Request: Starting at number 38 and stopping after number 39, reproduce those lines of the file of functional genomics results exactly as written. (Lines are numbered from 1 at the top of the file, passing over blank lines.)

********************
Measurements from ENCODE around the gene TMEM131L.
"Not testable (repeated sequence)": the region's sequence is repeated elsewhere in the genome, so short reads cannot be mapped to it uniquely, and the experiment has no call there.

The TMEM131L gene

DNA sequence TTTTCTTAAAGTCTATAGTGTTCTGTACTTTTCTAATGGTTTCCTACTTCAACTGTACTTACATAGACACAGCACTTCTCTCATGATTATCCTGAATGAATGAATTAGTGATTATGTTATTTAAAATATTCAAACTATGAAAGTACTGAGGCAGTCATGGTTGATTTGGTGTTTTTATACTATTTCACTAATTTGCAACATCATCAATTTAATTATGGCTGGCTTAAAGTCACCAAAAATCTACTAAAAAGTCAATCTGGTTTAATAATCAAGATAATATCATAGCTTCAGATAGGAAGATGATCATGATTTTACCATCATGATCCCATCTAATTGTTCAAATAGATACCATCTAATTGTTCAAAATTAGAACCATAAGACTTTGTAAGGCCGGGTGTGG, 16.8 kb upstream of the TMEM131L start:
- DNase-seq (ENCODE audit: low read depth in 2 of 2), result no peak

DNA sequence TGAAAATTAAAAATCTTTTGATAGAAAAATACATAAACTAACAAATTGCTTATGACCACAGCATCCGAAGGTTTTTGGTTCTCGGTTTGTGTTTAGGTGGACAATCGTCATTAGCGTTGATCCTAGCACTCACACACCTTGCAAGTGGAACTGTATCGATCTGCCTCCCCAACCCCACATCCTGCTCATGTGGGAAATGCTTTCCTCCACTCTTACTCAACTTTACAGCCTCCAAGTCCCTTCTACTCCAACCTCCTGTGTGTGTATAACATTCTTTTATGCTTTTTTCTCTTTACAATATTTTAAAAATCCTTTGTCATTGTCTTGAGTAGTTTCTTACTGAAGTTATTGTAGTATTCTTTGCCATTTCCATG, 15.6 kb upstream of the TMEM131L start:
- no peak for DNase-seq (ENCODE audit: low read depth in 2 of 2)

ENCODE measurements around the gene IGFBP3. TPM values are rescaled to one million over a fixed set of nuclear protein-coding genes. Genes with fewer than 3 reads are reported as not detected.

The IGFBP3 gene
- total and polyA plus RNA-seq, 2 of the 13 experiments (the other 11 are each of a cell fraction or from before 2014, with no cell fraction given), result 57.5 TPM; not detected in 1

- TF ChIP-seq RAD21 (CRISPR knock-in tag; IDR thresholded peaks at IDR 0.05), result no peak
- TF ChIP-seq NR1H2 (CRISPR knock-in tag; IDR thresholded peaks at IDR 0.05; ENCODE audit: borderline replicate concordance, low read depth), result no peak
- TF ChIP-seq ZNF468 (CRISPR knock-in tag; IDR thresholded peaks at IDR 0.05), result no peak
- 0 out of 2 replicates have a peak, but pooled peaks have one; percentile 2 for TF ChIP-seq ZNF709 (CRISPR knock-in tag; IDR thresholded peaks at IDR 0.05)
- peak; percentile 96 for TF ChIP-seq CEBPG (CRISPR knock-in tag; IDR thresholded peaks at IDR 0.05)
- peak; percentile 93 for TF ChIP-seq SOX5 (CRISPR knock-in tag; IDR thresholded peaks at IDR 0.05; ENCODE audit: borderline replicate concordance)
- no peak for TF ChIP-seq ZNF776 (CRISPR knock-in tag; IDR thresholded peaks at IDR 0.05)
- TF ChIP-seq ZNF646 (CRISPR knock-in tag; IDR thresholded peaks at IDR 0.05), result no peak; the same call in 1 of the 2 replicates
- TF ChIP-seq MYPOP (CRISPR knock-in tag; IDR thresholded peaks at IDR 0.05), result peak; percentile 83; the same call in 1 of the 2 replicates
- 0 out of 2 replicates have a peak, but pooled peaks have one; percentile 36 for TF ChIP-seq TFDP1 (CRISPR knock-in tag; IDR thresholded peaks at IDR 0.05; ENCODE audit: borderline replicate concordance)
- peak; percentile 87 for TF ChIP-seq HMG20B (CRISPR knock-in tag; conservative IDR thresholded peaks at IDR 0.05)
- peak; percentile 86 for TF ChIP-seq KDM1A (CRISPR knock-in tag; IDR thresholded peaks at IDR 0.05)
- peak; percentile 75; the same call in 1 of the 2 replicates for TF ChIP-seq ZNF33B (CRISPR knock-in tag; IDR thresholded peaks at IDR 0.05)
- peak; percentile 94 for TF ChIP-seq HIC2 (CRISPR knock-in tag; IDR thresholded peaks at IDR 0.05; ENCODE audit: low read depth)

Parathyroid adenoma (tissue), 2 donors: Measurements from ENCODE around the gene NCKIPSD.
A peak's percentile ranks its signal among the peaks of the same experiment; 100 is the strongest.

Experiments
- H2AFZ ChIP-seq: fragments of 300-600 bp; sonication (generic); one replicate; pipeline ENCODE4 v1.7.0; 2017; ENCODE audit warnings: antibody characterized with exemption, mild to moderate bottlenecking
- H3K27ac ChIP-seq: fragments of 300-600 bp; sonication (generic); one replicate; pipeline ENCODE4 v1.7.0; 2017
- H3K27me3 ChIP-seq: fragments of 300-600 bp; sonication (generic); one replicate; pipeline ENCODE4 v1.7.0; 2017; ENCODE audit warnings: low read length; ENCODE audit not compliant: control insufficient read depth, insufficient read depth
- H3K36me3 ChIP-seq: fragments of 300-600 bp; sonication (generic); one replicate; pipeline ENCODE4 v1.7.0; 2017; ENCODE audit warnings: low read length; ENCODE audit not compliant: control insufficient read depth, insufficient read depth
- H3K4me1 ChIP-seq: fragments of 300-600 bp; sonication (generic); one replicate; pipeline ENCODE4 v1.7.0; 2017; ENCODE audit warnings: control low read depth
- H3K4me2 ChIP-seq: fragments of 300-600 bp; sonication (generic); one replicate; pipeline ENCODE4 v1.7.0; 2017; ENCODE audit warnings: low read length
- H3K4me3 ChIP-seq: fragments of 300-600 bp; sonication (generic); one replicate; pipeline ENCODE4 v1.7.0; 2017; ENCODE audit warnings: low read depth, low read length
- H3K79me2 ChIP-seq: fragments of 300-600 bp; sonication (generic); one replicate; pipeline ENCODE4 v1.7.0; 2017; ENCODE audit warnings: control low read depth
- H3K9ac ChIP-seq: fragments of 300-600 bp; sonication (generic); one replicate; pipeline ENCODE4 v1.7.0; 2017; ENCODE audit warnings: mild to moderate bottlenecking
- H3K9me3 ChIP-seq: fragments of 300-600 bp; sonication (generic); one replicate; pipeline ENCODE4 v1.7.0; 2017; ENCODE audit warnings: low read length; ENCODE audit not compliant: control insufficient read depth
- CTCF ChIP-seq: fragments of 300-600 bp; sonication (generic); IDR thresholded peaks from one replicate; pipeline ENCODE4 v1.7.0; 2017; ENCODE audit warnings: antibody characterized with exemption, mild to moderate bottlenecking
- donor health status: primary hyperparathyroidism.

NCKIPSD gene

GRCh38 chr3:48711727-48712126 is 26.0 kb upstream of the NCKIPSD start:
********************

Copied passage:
- CTCF ChIP-seq: fragments of 300-600 bp; sonication (generic); IDR thresholded peaks from one replicate; pipeline ENCODE4 v1.7.0; 2017; ENCODE audit warnings: antibody characterized with exemption, mild to moderate bottlenecking
- donor health status: primary hyperparathyroidism.